The Turn of the Screw (1898)
by Henry James
But he had already jerked straight round, stared, glared again, and seen but the quiet day. With the stroke of the loss I was so proud of he uttered the cry of a creature hurled over an abyss, and the grasp with which I recovered him might have been that of catching him in his fall. I caught him, yes, I held him - it may be imagined with what a passion; but at the end of a minute I began to feel what it truly was that I held. We were alone with the quiet day, and his little heart, dispossessed, had stopped.
I'm a total sucker for a GREAT gothic classic (I'll save Wuthering Heights for another post). One of my favorite high school English class assignments was Henry James's thrilling novella, The Turn of the Screw. My own heart almost stopped when I read this final paragraph in a story that kept me spellbound as a teenager. It is a chilling story of a newly-hired governess who witnesses the ghosts of a former housekeeper and employee and fears for the safety of the two children in her charge. What is so fascinating about the tale is its ambiguity and critics have been arguing over the meaning since its publication. Are the ghosts real? Are the children sinister themselves and in cahoots with the spirits? Is the governess insane and hallucinating the spectres?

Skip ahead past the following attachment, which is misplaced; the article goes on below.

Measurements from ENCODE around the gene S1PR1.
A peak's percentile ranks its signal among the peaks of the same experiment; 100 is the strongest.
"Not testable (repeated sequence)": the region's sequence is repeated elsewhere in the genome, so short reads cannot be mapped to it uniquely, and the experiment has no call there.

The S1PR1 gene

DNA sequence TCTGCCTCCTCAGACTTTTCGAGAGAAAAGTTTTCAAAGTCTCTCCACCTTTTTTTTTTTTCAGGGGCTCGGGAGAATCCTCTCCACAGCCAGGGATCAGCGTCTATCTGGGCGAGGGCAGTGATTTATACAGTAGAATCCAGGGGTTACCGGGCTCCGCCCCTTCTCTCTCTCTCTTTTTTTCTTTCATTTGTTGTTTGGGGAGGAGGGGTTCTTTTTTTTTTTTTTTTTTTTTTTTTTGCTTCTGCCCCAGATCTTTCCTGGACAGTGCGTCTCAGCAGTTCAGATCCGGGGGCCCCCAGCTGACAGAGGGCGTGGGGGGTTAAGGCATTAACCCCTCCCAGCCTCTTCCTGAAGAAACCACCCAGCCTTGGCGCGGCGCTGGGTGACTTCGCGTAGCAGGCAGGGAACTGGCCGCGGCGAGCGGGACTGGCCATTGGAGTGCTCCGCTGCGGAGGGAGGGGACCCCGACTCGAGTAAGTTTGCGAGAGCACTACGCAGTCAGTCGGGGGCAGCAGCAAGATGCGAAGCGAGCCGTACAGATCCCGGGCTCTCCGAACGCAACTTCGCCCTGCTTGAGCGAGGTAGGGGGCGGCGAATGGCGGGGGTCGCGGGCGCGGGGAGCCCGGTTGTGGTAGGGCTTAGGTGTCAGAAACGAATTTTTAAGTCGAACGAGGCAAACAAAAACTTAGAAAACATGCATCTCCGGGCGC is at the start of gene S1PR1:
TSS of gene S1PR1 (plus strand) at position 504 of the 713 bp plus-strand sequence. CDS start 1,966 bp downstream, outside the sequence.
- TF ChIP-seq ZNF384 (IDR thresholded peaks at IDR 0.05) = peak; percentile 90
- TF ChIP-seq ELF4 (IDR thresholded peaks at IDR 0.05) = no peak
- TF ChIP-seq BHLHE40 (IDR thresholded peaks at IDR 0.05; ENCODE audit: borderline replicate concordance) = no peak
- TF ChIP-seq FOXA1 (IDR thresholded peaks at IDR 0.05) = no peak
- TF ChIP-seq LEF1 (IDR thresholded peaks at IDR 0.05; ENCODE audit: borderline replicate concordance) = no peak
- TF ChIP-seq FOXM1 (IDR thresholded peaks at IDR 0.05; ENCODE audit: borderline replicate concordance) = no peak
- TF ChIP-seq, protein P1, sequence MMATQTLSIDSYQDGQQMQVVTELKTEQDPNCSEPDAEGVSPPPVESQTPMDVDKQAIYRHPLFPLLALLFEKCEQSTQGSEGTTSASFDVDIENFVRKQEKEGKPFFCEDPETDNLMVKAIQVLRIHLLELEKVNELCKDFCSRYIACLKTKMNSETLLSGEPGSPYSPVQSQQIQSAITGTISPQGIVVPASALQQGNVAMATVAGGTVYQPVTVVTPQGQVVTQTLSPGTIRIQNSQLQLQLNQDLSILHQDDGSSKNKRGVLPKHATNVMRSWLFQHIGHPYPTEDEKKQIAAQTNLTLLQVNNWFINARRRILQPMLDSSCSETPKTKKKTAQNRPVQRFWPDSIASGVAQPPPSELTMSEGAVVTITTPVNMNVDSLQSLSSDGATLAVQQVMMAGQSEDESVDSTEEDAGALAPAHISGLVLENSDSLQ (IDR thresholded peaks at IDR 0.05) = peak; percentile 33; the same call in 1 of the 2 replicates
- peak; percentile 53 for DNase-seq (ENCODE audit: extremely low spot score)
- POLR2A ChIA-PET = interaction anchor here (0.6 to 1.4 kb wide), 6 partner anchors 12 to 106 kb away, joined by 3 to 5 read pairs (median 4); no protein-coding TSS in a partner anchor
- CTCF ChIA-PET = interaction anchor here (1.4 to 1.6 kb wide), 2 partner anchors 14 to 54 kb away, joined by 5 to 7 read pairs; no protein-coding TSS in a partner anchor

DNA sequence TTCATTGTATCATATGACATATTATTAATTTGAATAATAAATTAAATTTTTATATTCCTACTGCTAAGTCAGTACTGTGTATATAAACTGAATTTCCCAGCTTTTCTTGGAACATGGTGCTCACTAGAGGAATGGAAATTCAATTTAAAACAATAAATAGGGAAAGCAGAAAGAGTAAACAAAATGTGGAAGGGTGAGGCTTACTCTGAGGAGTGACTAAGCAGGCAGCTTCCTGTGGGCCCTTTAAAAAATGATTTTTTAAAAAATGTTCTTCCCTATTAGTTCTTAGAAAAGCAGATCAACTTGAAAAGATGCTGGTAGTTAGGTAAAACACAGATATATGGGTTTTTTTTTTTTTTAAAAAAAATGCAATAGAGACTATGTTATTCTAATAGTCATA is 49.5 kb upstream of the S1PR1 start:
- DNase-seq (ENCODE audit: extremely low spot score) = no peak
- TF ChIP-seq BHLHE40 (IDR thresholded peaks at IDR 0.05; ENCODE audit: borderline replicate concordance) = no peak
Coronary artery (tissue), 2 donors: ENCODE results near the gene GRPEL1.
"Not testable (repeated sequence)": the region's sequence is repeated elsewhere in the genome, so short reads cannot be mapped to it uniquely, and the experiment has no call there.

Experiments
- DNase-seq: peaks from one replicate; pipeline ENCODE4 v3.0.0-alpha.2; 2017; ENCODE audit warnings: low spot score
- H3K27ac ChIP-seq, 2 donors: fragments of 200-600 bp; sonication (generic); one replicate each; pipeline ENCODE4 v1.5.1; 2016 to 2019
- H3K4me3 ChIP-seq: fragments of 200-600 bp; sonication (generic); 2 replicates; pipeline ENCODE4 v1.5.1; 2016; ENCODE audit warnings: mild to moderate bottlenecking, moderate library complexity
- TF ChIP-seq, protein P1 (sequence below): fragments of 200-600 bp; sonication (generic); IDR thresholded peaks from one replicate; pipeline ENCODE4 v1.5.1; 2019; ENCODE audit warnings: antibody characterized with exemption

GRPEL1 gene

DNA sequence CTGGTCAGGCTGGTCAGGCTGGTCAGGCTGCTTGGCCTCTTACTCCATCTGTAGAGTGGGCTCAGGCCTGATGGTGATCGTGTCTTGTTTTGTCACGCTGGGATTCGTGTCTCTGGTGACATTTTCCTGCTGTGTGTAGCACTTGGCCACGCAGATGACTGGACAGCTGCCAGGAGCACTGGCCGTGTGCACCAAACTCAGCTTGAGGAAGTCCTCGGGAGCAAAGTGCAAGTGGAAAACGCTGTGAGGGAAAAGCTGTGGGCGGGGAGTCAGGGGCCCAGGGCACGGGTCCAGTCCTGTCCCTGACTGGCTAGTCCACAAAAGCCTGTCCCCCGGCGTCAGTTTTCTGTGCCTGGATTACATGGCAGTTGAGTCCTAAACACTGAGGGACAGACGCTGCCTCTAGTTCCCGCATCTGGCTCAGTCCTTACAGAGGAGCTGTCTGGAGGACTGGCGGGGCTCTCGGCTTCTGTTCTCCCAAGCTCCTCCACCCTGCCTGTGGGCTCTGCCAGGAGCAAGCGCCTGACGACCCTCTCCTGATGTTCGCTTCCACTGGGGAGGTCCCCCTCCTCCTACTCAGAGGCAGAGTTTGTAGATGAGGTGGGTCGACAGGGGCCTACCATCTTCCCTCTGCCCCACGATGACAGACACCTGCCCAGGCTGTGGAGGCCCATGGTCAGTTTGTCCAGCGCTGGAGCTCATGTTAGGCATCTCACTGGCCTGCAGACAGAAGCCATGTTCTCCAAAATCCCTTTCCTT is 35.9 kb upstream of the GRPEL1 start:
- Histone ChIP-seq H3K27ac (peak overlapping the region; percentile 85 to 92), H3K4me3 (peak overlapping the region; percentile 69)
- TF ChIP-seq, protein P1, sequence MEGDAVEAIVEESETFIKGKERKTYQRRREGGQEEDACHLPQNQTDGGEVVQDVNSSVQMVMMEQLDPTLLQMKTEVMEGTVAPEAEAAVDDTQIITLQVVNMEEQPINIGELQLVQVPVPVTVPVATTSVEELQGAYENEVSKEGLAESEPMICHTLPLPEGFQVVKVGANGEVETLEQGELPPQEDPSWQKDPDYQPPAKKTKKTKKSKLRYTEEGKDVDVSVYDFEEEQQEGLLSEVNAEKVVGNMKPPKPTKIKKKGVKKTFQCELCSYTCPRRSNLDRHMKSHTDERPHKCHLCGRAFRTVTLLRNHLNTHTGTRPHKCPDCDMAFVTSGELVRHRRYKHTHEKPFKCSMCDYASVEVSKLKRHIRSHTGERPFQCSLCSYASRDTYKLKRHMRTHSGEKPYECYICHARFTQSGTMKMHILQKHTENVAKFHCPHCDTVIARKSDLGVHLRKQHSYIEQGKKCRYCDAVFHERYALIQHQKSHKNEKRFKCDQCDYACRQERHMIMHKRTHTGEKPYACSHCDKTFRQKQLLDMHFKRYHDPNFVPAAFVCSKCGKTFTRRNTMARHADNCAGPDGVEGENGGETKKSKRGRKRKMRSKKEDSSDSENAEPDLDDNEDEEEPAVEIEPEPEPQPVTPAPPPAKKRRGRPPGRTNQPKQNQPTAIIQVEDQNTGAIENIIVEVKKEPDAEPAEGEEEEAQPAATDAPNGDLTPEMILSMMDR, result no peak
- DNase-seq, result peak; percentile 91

As a writer, the story has always intrigued me and I have often toyed with the idea of adaptation for the stage as either a play or a musical. It has been adapted numerous times, most notably the Benjamin Britten opera and the wonderful 1961 film version The Innocents, starring Deborah Kerr. It's frequently on my mind and it very well may be one of those many "projects" that I tackle during my "sabbatical."